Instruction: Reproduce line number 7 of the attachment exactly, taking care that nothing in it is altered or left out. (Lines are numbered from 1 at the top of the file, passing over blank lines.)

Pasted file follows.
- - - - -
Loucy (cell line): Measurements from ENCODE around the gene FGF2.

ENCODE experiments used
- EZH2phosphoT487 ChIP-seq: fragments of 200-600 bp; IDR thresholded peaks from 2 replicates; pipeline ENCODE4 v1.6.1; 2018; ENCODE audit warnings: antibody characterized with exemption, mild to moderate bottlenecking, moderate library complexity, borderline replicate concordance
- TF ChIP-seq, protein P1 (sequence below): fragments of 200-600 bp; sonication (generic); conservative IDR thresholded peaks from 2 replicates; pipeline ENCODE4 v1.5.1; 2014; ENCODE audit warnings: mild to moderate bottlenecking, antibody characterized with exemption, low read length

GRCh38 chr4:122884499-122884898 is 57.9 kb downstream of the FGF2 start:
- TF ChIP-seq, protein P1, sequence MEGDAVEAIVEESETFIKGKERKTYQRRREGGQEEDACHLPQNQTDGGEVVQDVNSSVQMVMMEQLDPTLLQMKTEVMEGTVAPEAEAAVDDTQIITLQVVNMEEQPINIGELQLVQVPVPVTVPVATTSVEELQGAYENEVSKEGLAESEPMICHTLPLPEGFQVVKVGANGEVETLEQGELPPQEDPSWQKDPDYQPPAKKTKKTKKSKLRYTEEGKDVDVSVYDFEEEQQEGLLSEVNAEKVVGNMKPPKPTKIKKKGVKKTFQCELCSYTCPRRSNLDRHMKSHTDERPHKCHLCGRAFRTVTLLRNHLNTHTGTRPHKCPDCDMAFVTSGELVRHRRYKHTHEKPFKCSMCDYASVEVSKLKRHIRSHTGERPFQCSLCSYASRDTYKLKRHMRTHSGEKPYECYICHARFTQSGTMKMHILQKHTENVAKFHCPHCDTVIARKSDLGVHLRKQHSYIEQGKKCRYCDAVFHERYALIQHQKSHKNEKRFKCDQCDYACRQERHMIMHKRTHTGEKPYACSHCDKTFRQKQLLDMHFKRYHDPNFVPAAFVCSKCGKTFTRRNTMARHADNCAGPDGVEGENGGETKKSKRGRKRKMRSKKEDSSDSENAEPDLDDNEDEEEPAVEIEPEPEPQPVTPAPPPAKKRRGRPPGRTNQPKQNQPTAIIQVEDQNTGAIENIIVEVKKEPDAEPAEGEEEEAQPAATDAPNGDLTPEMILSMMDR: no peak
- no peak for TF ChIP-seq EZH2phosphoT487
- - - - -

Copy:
- no peak for TF ChIP-seq EZH2phosphoT487